Another possible cause that has been identified is the use of neonicotinoid insecticides. All young plants produced by the Proven Winners propagator companies are grown without the use of neonicotinoids. More information about neonicotinoids, as well as information on how Proven Winners produces our bee-friendly young plants, can be found below.


Commonly Asked Questions

  • Does Proven Winners or its independent growers use neonicotinoids?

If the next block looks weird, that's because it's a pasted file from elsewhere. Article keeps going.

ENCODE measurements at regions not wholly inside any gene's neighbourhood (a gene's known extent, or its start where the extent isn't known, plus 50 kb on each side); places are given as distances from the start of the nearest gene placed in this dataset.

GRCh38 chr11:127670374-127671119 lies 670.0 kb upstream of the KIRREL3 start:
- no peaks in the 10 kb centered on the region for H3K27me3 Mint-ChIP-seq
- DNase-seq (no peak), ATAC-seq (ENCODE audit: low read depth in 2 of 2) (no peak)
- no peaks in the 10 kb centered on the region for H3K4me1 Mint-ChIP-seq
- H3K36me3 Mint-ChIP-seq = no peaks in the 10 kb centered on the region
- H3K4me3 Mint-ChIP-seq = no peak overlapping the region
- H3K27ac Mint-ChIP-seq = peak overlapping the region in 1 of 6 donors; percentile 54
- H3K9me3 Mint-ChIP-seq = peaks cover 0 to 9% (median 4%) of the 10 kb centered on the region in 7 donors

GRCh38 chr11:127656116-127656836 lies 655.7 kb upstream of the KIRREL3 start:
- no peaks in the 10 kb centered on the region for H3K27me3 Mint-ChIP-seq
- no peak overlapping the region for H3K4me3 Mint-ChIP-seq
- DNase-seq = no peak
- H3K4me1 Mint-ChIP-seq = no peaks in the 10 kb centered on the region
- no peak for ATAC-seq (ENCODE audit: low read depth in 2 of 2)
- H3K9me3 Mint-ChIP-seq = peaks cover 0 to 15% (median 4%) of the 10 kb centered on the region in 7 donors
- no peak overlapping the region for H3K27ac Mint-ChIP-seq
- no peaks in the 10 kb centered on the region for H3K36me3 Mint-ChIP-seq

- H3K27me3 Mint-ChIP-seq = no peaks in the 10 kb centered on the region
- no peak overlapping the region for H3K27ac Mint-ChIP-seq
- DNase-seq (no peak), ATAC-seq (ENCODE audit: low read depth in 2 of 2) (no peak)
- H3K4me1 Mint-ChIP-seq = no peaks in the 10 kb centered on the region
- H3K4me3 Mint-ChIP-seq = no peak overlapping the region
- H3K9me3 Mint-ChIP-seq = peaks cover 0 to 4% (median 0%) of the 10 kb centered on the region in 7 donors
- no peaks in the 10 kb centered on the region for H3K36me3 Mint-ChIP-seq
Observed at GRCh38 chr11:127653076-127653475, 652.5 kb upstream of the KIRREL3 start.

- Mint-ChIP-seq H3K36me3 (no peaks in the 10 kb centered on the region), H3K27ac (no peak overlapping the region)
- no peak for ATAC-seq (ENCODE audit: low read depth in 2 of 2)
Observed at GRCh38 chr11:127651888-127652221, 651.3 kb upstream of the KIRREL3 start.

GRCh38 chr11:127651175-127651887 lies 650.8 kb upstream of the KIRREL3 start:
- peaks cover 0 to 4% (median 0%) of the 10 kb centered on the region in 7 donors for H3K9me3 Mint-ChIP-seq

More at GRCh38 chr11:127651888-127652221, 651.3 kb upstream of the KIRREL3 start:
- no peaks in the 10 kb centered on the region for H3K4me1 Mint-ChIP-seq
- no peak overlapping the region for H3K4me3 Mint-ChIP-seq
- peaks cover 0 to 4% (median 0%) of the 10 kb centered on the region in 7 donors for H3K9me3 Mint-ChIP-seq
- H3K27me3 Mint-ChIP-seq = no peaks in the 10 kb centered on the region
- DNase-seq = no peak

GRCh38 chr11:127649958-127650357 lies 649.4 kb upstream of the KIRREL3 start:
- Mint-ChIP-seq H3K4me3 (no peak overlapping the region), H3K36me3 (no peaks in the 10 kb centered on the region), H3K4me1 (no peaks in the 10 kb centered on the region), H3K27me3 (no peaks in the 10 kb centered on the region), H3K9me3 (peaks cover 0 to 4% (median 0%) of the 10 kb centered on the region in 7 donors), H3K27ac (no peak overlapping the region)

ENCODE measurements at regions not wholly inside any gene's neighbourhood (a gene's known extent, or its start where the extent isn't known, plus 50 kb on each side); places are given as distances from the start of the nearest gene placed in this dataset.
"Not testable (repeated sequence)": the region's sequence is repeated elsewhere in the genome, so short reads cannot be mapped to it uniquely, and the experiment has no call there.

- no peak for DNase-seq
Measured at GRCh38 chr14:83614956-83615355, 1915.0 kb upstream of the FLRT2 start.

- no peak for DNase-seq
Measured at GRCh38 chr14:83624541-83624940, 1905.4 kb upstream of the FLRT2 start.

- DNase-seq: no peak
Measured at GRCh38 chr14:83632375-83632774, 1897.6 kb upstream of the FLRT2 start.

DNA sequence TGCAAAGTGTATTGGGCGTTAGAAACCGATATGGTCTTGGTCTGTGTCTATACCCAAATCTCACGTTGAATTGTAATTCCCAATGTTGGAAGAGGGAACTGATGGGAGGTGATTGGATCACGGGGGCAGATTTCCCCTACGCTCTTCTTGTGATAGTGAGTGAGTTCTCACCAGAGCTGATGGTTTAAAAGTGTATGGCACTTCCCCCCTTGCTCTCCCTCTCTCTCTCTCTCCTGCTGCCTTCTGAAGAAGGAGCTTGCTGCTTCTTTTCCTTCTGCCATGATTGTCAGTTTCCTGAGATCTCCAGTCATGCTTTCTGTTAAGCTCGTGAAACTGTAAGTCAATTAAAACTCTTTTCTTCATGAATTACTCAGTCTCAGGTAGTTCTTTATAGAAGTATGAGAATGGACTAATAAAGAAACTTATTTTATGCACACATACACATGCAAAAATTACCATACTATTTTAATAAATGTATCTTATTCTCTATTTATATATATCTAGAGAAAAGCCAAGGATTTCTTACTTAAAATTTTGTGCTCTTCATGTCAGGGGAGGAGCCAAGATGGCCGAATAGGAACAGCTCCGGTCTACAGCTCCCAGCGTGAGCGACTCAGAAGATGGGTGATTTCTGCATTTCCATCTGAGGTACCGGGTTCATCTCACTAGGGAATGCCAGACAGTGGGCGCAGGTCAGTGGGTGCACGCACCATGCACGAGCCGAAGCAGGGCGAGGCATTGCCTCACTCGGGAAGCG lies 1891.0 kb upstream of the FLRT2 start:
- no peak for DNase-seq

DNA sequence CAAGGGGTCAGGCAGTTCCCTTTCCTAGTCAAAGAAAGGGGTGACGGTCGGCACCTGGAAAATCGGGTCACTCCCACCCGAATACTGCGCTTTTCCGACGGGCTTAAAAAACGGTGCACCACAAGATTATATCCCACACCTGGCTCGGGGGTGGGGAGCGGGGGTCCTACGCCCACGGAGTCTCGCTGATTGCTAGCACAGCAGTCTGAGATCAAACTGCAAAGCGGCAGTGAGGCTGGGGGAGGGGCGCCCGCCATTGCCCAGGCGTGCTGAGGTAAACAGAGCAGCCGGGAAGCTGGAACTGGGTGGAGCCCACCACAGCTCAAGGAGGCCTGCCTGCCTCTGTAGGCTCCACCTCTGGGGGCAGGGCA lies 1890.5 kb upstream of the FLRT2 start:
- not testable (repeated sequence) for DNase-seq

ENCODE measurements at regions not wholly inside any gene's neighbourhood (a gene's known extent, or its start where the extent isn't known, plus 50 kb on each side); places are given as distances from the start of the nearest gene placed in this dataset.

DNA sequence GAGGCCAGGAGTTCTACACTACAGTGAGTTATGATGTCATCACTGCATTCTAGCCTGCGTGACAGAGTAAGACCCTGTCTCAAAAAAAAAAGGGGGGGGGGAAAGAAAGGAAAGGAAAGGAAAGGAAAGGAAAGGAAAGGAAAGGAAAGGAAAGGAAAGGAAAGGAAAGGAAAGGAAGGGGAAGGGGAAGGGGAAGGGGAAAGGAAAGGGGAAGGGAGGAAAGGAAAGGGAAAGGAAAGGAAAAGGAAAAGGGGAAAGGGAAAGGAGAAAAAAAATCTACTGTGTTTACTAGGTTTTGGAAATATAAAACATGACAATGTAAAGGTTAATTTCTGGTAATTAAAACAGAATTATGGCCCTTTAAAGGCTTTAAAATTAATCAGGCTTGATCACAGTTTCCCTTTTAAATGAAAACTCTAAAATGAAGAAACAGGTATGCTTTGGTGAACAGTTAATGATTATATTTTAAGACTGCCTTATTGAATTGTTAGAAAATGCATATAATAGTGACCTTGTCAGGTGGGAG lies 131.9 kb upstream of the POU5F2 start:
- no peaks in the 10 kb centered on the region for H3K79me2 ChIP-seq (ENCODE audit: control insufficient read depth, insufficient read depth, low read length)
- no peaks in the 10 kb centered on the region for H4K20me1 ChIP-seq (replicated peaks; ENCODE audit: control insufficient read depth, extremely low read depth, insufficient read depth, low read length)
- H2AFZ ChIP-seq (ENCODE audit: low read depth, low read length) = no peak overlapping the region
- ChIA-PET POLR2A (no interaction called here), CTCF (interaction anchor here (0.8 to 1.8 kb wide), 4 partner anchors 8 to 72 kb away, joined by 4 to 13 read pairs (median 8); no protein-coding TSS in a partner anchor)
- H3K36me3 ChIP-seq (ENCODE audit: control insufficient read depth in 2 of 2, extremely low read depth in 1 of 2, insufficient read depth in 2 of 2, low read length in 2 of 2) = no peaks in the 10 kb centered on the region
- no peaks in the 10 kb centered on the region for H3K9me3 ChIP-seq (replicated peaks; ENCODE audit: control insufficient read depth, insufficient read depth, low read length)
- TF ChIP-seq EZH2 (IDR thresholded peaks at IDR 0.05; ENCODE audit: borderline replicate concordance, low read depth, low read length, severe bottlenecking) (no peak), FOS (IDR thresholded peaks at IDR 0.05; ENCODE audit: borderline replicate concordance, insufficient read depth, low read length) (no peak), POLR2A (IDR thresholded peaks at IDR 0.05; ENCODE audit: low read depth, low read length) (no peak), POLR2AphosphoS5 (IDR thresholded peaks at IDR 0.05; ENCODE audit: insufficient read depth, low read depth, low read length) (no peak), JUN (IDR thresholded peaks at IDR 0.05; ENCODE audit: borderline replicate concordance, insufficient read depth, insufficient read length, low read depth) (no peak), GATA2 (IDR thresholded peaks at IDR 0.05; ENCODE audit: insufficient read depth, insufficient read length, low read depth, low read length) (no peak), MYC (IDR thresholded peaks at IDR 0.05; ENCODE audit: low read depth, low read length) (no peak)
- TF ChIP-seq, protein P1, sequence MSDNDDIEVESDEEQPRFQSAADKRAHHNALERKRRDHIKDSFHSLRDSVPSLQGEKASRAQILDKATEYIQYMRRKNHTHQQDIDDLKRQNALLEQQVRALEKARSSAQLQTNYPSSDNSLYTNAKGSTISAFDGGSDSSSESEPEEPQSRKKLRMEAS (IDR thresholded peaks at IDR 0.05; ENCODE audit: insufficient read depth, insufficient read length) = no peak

The Proven Winners propagator companies no longer use neonicotinoid products in our young plant production. By eliminating this class of pesticides, we can allow the thousands of independent growers who produce Proven Winners finished plants (as well as finished plants for many other plant companies) to decide whether the plants they sell are grown without the use of neonicotinoids. If you are concerned about the plants you are buying from your local retailer, ask them about it. You’ll find that people who enjoy flowers and gardening are usually pretty down to earth and love to talk “shop”.
  • What is Proven Winners’ philosophy about growing plants?